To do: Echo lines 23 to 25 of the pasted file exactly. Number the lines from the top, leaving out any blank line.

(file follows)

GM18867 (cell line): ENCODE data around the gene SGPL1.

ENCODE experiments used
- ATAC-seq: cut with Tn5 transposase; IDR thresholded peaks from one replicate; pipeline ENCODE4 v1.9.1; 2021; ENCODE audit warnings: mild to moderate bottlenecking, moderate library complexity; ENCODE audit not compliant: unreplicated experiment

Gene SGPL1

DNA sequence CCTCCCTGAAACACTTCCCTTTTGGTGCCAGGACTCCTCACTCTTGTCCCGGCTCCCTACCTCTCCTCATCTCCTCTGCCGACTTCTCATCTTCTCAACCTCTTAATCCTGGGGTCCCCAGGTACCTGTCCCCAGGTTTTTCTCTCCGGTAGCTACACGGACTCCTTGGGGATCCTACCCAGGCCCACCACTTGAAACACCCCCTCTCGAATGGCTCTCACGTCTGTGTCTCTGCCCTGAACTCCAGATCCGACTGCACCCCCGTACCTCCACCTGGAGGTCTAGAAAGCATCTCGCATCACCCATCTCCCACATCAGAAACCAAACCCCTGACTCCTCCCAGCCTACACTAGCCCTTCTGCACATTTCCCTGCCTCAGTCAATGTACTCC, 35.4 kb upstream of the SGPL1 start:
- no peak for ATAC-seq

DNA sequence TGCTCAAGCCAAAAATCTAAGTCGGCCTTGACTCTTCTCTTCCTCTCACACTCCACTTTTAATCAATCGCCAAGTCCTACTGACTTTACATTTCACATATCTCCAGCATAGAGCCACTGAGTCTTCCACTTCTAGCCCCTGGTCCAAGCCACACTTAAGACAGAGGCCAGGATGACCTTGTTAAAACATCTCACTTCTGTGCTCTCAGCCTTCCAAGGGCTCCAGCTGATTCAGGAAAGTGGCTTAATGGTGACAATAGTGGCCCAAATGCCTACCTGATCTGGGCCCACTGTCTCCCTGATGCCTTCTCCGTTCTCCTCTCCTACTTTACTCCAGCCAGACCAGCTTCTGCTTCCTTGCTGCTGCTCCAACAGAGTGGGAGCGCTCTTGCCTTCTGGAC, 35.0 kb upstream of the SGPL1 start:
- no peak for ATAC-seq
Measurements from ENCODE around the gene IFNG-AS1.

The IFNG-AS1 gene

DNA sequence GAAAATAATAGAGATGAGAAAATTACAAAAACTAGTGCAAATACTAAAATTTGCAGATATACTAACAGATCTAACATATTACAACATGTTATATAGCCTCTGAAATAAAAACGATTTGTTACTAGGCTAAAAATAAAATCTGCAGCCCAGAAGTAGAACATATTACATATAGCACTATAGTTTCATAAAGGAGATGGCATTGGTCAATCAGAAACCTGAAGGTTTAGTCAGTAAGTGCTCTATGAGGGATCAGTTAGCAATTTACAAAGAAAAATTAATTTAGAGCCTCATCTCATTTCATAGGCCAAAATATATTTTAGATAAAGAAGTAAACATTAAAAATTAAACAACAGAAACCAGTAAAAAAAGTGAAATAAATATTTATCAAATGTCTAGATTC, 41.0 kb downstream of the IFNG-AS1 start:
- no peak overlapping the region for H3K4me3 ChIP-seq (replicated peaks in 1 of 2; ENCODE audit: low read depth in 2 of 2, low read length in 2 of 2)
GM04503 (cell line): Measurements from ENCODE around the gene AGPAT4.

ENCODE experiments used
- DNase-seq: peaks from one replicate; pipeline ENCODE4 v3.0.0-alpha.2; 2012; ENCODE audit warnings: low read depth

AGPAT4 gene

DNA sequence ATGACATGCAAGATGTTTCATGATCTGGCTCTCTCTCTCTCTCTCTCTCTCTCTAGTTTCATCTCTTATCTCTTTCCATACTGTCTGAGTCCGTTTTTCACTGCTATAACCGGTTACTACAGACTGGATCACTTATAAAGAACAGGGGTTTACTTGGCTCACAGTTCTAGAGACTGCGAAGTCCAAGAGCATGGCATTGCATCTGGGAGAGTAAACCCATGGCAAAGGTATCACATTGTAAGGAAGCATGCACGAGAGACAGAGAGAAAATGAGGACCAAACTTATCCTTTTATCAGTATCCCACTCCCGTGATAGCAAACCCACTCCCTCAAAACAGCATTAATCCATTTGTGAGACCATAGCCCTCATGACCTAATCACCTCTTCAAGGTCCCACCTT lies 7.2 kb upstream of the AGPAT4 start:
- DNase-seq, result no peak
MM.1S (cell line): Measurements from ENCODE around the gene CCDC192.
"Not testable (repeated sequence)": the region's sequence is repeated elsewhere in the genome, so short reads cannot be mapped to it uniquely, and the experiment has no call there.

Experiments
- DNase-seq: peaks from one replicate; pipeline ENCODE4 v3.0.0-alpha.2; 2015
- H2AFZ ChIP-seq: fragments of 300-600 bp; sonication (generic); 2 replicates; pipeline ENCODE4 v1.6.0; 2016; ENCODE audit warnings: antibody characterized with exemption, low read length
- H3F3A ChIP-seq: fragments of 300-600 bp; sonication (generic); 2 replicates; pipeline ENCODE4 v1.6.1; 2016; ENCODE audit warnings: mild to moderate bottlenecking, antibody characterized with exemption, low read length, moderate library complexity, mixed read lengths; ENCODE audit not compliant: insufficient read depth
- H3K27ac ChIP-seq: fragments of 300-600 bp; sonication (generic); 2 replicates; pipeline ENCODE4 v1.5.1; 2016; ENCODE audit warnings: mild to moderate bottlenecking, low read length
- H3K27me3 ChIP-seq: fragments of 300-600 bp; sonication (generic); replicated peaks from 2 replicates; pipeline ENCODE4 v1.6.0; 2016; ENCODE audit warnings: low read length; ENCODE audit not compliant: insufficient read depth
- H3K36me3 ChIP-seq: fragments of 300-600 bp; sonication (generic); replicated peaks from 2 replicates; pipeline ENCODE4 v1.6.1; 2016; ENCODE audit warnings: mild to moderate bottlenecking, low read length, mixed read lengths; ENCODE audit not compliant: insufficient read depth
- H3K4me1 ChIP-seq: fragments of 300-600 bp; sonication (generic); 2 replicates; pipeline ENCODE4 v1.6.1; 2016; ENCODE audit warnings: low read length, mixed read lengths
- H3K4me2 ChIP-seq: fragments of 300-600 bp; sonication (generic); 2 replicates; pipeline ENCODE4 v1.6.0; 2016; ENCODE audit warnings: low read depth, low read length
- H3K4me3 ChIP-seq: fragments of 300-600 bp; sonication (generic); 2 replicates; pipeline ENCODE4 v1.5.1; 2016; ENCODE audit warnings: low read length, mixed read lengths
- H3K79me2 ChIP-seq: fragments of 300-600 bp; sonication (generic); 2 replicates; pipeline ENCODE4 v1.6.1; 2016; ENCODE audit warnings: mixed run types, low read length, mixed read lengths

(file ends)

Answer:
- H2AFZ ChIP-seq: fragments of 300-600 bp; sonication (generic); 2 replicates; pipeline ENCODE4 v1.6.0; 2016; ENCODE audit warnings: antibody characterized with exemption, low read length
- H3F3A ChIP-seq: fragments of 300-600 bp; sonication (generic); 2 replicates; pipeline ENCODE4 v1.6.1; 2016; ENCODE audit warnings: mild to moderate bottlenecking, antibody characterized with exemption, low read length, moderate library complexity, mixed read lengths; ENCODE audit not compliant: insufficient read depth
- H3K27ac ChIP-seq: fragments of 300-600 bp; sonication (generic); 2 replicates; pipeline ENCODE4 v1.5.1; 2016; ENCODE audit warnings: mild to moderate bottlenecking, low read length